Criticism of courts is growing and everybody is doing it, the Supreme Court said on Friday while giving three weeks to comic artist Rachita Taneja to file her reply on a plea seeking contempt action for her allegedly objectionable tweets against the judiciary.
A bench headed by Justice Ashok Bhushan was told by senior advocate Mukul Rohatgi, appearing for Taneja, that criticism of court can never be contempt.
The foundation of court is much stronger, Rohatgi told the bench, also comprising Justices R S Reddy and M R Shah.
We agree with you. But it is growing and everybody is doing it, the bench observed.
To this, Rohatgi said, Criticism of court can never be contempt. She (Taneja) is a young girl of 25 years. There is a public perception why the case of a journalist was taken up for hearing during court's vacation.
The bench asked Rohatgi that if he wanted to file a reply to the petition, he could do it otherwise the court will proceed in the matter.
If you don't want to file reply, we will proceed. It is better if you file a reply, the bench said.
Rohatgi sought three weeks to file the reply.
Mukul Rohatgi, senior counsel appearing for the respondent prays for and is allowed three weeks' time to file affidavit. List the matter after three weeks, the bench said in its order.
The apex court also heard separate pleas seeking contempt action against stand-up comedian Kunal Kamra for his alleged scandalous tweets against the top court.
The bench, which posted the pleas for hearing after two weeks, was informed by advocate Nishant R Kanteshwarkar, appearing for some petitioners, that Kamra has filed his reply and the matter be listed on non-miscellaneous day after two weeks.
On December 18 last year, the top court had issued show-cause notices to Kamra and Taneja on separate pleas for their alleged scandalous tweets against the apex court.
The top court had sought their responses in six weeks on the notices issued in two separate cases and had exempted them from personal appearances in these matters.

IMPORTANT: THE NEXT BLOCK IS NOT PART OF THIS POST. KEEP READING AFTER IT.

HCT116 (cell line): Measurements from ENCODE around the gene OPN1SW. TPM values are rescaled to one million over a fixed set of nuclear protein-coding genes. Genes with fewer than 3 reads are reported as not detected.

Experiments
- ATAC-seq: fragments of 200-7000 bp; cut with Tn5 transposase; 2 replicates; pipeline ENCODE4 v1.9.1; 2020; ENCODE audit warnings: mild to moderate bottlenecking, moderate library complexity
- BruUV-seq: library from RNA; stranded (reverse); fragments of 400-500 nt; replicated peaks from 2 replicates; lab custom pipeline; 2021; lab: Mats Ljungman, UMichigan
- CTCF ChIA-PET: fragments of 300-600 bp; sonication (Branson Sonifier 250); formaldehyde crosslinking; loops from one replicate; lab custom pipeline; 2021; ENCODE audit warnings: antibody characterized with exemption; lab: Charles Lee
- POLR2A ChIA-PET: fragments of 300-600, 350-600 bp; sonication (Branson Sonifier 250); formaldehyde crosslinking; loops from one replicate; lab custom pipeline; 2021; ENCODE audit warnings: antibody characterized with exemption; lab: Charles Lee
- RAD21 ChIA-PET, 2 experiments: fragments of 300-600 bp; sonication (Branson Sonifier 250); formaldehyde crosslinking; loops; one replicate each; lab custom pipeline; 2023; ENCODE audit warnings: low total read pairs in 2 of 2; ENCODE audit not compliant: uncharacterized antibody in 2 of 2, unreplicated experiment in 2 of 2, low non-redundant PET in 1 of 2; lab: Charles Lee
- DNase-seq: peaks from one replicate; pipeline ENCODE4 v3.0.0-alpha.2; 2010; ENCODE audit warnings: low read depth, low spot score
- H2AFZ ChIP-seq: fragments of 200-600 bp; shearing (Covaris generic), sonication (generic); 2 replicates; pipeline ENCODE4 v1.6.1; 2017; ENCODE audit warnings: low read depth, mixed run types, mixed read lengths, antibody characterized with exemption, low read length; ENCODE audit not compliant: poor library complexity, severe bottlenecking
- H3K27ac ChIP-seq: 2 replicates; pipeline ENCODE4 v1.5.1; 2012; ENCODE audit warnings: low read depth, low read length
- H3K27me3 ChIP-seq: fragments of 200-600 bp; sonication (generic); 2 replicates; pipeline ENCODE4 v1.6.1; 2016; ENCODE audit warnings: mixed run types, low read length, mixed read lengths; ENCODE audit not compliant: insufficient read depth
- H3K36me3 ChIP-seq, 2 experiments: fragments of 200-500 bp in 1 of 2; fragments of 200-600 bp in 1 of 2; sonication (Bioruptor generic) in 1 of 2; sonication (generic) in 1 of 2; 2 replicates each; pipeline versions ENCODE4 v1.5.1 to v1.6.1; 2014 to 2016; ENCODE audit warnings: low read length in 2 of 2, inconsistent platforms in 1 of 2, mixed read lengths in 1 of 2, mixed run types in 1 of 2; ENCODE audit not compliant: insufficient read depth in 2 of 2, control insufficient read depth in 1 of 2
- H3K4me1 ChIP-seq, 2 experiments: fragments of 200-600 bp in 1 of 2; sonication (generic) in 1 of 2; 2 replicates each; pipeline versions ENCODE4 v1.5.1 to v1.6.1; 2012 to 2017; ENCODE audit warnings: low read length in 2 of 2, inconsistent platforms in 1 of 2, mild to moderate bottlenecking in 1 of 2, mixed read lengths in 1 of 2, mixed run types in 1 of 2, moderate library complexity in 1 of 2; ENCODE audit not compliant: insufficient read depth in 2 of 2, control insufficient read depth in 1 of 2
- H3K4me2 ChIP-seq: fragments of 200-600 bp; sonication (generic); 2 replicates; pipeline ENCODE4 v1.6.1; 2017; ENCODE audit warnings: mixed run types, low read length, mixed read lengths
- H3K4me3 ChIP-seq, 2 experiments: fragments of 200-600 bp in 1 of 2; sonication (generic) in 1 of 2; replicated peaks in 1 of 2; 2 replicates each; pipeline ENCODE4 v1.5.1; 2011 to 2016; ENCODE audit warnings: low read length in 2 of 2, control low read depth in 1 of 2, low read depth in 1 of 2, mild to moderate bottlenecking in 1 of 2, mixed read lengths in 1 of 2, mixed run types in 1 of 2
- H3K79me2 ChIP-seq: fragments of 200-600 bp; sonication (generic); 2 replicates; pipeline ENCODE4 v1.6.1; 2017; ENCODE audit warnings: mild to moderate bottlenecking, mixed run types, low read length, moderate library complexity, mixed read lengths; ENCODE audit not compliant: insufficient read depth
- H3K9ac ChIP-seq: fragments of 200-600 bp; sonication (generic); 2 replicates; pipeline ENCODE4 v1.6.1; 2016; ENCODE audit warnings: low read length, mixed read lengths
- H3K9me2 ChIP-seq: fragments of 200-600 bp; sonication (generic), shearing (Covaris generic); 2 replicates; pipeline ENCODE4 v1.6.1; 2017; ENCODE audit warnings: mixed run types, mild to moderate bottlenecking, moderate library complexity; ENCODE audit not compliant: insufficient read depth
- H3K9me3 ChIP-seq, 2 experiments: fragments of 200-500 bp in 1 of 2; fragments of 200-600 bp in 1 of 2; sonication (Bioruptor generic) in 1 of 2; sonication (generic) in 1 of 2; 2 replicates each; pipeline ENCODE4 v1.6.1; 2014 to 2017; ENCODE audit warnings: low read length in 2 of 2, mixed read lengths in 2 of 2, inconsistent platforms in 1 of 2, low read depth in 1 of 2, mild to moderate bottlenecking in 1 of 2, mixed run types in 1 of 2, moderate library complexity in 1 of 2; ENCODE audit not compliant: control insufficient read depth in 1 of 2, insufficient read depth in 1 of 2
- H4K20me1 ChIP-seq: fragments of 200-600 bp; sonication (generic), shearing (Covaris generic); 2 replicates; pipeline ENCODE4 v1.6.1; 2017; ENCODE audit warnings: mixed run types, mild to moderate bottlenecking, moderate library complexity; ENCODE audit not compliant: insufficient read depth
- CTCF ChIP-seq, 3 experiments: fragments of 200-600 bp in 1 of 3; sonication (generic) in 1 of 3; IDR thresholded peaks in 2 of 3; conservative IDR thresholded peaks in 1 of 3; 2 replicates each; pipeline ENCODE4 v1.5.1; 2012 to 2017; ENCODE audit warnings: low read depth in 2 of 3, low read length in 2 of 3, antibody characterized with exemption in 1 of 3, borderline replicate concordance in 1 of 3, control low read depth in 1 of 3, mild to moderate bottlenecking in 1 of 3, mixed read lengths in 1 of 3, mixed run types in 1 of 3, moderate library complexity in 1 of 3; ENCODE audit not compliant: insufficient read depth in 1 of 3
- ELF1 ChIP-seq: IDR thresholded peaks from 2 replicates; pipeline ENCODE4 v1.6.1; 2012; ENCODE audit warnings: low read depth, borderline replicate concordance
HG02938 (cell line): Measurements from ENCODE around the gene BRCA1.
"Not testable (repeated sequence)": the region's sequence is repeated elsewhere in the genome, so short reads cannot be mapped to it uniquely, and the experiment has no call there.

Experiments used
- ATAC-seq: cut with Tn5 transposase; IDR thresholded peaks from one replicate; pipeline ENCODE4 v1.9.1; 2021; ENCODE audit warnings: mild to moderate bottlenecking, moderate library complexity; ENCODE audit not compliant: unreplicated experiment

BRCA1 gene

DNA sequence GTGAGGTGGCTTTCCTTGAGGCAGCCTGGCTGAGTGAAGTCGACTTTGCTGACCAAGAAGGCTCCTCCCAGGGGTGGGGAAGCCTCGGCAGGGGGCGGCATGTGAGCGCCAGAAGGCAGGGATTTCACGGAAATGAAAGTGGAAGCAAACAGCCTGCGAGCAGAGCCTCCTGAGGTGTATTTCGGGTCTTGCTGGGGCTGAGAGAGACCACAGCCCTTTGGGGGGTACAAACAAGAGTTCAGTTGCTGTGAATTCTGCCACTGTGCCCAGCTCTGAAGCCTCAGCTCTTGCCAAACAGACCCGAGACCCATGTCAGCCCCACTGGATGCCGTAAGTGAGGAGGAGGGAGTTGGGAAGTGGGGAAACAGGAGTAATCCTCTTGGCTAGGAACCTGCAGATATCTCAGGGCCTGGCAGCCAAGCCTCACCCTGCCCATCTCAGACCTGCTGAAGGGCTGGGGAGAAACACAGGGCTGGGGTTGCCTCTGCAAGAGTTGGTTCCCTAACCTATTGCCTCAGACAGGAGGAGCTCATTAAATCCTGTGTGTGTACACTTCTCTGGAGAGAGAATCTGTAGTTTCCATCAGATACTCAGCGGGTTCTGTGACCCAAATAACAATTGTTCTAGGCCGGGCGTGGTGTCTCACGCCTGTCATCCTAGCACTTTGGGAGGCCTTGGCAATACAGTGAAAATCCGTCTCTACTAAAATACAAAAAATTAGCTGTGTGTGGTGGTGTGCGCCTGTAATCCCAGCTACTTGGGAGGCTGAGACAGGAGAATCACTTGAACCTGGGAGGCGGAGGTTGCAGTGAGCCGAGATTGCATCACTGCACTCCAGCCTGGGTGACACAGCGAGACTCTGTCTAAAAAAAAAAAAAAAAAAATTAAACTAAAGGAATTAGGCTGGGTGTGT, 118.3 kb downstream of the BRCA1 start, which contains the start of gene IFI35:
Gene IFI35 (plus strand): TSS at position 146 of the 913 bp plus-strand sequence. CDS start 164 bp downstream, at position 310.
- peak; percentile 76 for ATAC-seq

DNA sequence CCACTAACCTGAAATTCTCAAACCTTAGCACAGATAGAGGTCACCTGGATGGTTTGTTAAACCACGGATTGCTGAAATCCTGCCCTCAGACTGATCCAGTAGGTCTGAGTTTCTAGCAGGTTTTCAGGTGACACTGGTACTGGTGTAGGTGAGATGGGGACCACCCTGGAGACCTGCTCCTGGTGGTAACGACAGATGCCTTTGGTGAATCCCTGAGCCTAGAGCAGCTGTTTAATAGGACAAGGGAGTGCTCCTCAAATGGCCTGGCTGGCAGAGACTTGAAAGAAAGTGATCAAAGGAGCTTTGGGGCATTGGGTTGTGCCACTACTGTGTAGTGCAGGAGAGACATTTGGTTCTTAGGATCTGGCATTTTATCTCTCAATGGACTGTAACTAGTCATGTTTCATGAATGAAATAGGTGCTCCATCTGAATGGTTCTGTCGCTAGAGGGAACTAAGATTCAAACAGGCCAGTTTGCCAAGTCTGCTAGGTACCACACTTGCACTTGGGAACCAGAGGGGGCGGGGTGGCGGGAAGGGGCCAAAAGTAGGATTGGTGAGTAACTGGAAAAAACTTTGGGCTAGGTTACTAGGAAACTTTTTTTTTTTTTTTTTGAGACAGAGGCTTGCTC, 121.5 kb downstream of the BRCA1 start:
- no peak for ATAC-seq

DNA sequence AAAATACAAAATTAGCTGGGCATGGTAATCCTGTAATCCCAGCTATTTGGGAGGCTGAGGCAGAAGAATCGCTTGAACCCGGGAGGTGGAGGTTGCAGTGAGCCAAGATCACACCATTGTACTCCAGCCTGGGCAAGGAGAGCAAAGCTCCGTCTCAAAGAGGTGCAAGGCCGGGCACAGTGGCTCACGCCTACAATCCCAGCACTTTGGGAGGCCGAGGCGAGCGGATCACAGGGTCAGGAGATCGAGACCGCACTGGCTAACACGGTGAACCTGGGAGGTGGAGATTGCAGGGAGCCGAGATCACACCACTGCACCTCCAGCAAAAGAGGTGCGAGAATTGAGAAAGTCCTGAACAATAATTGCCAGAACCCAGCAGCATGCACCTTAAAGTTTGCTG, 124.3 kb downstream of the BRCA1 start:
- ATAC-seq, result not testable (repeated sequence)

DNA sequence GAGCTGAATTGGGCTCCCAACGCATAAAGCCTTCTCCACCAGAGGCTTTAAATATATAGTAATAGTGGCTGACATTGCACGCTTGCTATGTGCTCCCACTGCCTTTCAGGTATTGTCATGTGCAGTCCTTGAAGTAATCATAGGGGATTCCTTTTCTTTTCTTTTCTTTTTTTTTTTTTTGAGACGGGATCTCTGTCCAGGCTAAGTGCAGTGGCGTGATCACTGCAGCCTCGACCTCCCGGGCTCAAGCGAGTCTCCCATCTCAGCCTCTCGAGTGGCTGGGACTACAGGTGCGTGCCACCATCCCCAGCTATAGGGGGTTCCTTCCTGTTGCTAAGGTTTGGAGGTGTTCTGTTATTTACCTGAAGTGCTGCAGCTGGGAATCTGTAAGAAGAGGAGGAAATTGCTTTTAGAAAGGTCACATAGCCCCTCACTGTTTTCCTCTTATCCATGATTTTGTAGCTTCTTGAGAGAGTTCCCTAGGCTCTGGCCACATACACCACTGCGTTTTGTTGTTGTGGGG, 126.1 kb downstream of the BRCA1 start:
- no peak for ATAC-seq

It had noted that Attorney General K K Venugopal has given his consent to initiate contempt proceedings against both of them in separate cases.
Venugopal had granted consent for initiation of criminal contempt proceedings against Kamra, saying the comedian's tweets were in "bad taste" and it was time that people understand that attacking the apex court brazenly would attract punishment.
The Attorney General had also given consent to initiate criminal contempt proceedings against Taneja, stating that the caricatures posted by her on social media were intended to denigrate the Supreme Court and lower its authority in the eyes of the public.
The consent of either the attorney general or the solicitor general is necessary under Section 15 of the Contempt of Courts Act for initiating contempt proceedings against a person.
Criminal contempt of the Supreme Court is punishable with a fine of up to Rs 2,000 and imprisonment of up to six months.
The plea against Taneja has sought initiation of contempt proceedings for three posts with images which are allegedly outrageous, contemptuous, carry insinuations and deliberately attribute motives to judges of Supreme Court and their judgments.
One of the petitions seeking contempt action against Karma has alleged that he had started publishing tweets on November 11 last year, when the top court was hearing the appeal of journalist Arnab Goswami against the Bombay High Court's order rejecting his plea seeking interim bail in a 2018 abetment to suicide case.
The plea has alleged that after the top court had granted interim bail to Goswami on November 11 last year, Kamra again published various tweets and thereby scandalized the apex court and further lowered its authority.
(Only the headline and picture of this report may have been reworked by the Business Standard staff; the rest of the content is auto-generated from a syndicated feed.)